It is essential that the hormones used are progesterone and estradiol 17β. There have been preparations produced by some compounding pharmacies that include estradiol cypionate or estradiol benzoate. These will not work with reliable results. The daily dosage for a 1,000-1,500 lb horse is 150 mg of progesterone and 10 mg of estradiol 17β. In personal communication from the researcher4, it was suggested that dosage levels should be proportionately increased for horses of a larger size.
Progesterone and estradiol is available from many compounding pharmacists, but it is essential that one is used familiar with the correct compounding formula. We have had good success using the products compounded by BET Pharm. A prescription from your veterinarian will be required to obtain this product. BET Pharm also produce a biorelease version of P&E, which is a single injection producing a sustained release over about 12 days. Additionally, they produce a biorelease version of altrenogest, the active synthetic progestin ingredient in Regumate. Either of these products (Biorelease P&E or biorelease altrenogest) can be used to produce a timely onset of estrus with a close to similarly tight pattern to the daily dose treatment of P&E, although we do recommend closer monitoring if available, as in some instances less-predictable patterns have been reported. If a less-predictable pattern occurs, this can usually be managed by varying the manipulation with the ovulation promoters. The advantages of a single injection over ten daily injections are obvious. As with the daily injections, mares receiving the biorelease formulations should also be treated with prostaglandin on the ninth day after initial day of treatment with the biorelease injections. As some mares have an adverse reaction to prostaglandin products (appearance of sweating and cramping 20-30 minutes after treatment) we have now taken taken to micro-dosing with prostaglandin on days 8 and 9 following the initial biorelease treatment (i.e. days 9 and 10 overall of treatment, as in the diagram above). With prostaglandin micro-dosing, mares are treated with 1/10th (one-tenth) of the usual dose, two days in a row. The onset of estrus will be in the same time frame as is seen with the full dose, but adverse reactions will be absent.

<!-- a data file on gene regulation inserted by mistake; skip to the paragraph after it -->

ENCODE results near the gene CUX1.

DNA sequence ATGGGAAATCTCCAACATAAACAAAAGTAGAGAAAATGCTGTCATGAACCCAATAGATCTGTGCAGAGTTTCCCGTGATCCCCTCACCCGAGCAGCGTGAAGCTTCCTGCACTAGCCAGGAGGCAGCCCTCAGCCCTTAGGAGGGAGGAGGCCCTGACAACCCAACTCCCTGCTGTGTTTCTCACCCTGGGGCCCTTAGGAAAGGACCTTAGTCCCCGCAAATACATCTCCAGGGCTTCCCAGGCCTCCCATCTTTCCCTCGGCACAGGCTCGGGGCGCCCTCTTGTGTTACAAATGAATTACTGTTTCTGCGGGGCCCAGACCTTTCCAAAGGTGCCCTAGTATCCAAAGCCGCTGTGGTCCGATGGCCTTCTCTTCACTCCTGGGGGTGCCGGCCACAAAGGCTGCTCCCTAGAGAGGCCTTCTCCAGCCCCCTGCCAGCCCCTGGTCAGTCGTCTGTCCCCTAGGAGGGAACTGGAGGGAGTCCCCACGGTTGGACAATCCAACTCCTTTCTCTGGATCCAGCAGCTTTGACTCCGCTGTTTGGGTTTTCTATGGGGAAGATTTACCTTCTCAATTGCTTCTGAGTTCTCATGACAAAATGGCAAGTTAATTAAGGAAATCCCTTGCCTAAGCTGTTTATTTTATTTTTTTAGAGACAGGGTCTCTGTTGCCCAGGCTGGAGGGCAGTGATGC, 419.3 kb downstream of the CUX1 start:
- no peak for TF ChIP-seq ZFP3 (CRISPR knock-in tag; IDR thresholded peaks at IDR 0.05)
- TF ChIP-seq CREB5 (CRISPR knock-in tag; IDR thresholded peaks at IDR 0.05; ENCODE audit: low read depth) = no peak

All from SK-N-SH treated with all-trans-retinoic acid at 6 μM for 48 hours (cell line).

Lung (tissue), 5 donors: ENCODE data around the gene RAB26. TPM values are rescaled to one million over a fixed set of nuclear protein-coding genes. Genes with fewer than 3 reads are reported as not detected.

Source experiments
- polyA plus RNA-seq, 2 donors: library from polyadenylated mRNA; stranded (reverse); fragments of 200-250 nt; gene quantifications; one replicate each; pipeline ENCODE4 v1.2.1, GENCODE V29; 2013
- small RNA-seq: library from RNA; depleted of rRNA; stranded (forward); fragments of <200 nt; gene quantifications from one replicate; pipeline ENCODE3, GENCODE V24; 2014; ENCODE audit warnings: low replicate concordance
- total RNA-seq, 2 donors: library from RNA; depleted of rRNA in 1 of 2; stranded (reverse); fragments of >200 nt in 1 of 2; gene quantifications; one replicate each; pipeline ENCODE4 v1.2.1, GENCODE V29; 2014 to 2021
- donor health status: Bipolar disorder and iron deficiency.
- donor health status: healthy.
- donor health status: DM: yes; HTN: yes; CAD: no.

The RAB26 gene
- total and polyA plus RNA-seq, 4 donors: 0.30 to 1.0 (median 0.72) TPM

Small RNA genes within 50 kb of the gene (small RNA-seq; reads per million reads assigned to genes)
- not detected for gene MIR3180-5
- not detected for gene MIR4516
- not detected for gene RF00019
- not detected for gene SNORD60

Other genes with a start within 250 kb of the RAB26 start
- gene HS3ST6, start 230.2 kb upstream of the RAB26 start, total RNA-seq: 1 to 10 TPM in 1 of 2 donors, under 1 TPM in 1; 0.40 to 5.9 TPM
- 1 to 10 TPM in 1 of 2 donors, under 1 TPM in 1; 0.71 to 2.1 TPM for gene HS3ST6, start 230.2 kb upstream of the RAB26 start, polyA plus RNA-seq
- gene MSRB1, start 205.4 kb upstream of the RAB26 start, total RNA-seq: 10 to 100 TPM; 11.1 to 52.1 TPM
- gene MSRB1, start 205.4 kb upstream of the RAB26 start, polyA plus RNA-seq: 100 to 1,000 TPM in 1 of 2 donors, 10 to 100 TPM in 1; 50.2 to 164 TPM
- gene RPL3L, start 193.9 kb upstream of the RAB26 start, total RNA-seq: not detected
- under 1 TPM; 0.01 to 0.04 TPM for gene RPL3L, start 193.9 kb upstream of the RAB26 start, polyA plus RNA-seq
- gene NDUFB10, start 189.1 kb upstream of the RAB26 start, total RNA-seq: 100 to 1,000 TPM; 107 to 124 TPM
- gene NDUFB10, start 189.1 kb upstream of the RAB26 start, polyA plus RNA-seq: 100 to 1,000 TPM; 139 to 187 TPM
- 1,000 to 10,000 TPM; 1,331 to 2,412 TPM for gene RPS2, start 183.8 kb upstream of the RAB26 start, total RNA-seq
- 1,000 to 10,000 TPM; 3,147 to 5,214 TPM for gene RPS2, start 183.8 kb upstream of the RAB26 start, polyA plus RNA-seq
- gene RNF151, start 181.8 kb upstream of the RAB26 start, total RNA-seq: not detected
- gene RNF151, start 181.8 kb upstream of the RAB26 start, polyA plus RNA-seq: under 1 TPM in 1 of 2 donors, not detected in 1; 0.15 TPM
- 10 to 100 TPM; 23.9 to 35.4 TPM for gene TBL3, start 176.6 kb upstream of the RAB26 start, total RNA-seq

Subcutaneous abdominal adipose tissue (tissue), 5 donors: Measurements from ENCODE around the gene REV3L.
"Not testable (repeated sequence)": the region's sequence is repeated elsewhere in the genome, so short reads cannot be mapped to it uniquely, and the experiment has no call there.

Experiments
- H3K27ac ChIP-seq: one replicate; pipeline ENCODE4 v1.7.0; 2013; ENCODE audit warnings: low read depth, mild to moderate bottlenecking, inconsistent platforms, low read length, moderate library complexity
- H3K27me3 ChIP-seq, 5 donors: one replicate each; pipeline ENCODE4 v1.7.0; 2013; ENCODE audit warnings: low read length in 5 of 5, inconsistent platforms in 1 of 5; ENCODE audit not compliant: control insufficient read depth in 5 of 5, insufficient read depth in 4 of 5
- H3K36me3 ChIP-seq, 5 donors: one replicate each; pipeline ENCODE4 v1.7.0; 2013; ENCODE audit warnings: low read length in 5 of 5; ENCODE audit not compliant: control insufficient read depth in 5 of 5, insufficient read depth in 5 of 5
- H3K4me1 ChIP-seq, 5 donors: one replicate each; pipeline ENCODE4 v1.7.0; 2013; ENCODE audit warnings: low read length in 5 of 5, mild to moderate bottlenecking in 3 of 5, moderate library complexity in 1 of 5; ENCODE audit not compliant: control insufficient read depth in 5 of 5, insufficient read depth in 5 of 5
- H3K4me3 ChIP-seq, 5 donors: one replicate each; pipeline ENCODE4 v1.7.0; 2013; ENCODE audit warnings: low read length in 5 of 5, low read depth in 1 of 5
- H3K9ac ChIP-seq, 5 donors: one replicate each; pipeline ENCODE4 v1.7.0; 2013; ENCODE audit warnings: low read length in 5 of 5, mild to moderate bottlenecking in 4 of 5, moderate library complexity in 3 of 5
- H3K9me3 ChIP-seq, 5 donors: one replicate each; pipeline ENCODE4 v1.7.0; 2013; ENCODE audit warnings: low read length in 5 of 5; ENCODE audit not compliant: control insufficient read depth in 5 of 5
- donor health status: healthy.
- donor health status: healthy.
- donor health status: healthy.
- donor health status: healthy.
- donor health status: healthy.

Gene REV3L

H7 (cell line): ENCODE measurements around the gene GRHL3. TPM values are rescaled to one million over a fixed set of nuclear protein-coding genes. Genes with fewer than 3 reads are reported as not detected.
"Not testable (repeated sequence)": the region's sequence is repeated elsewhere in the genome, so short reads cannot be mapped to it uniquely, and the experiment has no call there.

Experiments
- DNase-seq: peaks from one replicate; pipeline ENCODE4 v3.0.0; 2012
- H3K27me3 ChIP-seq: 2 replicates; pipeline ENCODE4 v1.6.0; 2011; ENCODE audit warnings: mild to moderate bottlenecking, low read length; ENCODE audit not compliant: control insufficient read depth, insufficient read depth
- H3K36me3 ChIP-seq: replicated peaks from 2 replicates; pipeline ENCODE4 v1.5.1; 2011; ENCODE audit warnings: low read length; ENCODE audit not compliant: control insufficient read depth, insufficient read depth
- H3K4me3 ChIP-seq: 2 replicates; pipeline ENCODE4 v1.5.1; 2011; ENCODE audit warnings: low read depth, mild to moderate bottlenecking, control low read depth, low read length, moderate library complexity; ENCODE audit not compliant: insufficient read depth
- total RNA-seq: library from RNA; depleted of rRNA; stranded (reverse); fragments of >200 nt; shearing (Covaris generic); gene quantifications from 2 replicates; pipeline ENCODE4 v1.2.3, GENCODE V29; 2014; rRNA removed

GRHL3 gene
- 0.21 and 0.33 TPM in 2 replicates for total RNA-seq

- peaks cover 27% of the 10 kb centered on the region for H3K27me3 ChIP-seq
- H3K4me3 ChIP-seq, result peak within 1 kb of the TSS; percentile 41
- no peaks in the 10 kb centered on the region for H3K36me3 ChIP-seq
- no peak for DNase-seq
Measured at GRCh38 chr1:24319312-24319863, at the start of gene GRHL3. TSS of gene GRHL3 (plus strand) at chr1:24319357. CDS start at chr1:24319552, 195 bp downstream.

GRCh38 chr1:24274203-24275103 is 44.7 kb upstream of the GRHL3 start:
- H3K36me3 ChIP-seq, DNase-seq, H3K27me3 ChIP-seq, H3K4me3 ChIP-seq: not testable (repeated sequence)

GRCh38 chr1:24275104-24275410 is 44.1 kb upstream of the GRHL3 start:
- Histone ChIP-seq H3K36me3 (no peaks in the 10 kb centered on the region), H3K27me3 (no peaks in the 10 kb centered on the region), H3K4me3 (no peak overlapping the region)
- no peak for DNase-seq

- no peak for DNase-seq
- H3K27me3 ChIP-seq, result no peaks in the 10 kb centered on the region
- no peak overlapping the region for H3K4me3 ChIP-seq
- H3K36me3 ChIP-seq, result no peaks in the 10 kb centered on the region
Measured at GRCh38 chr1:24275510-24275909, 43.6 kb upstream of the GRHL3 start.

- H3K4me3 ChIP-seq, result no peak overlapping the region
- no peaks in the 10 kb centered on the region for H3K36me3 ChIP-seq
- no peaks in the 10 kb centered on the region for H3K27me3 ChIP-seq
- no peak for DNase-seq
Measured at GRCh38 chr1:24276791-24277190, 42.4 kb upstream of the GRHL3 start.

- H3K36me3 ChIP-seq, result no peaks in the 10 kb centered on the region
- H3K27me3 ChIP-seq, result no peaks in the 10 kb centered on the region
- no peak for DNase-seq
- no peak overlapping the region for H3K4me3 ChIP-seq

1: Loy, R.G., Pemstein, R., O’Canna, D., and Douglas, R.H. 1981. Control of ovulation in cycling mares with ovarian steroids and prostaglandin. Theriogenology 15:191-200
2: Varner, D.D., Blanchard, T.L., and Brinsko, S.P. 1988. Estrogens, oxytocin and ergot alkaloids – Uses in reproductive management of mares. Proc. AAEP 219-241
3: Lofstedt, R.M. 1988. Control of the estrous cycle of the mare. The Veterinary Clinics of North America – Equine Practice, 189-190
4: Lofstedt, R.M. personal communication.